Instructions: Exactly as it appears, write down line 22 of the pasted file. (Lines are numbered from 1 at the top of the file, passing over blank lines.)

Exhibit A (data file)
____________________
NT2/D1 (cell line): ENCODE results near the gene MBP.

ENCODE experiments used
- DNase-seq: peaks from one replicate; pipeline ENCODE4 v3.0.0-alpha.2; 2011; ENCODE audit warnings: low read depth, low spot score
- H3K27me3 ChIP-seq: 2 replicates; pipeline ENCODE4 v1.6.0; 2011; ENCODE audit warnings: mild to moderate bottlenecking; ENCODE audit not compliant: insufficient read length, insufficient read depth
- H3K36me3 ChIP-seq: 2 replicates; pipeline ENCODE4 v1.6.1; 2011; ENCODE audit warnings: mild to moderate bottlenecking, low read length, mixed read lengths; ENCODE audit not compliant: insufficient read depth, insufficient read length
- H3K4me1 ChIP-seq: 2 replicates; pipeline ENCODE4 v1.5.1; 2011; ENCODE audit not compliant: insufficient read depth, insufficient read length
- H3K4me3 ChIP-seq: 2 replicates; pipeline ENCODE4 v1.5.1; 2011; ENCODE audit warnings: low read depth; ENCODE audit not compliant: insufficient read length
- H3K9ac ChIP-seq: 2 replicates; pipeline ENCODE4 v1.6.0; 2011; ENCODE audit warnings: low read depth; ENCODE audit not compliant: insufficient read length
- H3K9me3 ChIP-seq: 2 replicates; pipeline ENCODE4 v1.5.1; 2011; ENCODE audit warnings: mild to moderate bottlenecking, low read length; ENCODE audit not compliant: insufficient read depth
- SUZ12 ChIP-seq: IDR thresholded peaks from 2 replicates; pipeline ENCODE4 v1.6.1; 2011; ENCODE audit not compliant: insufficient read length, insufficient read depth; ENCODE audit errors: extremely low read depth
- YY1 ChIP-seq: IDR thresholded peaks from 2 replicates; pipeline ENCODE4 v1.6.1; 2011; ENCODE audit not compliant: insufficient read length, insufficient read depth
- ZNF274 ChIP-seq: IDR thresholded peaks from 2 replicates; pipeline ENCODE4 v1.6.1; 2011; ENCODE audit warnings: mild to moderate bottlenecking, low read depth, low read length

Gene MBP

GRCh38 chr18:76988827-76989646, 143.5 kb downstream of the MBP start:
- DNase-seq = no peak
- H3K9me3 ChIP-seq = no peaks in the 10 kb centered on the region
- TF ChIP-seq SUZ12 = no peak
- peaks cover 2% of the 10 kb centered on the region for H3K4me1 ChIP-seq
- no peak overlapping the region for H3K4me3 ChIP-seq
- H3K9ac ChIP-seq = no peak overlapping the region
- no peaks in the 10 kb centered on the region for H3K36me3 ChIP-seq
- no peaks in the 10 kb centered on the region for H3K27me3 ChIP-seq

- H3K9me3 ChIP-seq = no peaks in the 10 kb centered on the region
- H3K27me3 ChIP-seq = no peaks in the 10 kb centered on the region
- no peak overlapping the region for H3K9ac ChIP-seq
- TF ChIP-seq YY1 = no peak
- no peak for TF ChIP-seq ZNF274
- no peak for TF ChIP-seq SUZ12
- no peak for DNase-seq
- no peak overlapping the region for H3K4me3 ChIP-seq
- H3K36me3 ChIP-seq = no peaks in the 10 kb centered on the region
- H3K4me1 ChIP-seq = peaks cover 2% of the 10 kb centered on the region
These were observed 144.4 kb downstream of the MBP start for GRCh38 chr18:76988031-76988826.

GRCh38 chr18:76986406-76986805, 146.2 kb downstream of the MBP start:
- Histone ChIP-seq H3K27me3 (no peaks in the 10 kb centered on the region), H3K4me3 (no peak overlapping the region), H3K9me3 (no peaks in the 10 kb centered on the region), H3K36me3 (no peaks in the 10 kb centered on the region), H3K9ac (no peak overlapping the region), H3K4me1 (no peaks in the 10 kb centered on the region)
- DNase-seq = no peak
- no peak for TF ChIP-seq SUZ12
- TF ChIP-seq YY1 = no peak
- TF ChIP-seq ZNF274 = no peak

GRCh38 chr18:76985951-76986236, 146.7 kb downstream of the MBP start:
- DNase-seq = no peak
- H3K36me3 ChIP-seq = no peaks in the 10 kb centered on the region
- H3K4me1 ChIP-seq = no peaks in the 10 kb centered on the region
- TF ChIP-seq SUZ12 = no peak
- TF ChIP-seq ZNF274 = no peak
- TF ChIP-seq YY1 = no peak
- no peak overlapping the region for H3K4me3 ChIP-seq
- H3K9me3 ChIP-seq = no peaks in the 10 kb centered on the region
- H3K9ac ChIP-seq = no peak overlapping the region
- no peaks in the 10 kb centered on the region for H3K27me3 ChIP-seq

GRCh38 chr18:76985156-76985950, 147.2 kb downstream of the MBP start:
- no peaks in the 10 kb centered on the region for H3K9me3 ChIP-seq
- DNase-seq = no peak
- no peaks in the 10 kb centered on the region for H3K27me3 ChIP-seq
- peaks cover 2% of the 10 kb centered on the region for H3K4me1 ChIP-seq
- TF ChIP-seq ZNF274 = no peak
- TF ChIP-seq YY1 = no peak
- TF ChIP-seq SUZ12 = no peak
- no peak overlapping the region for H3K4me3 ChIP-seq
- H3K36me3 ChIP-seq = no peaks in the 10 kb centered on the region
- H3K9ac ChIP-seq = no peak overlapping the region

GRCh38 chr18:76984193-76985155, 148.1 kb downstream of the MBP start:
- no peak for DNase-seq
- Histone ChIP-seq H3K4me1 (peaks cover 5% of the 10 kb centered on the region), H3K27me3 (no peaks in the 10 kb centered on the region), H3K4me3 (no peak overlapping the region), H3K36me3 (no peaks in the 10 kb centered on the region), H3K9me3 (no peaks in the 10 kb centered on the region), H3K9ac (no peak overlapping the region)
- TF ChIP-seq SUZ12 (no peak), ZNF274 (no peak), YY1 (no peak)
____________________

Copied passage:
- no peaks in the 10 kb centered on the region for H3K27me3 ChIP-seq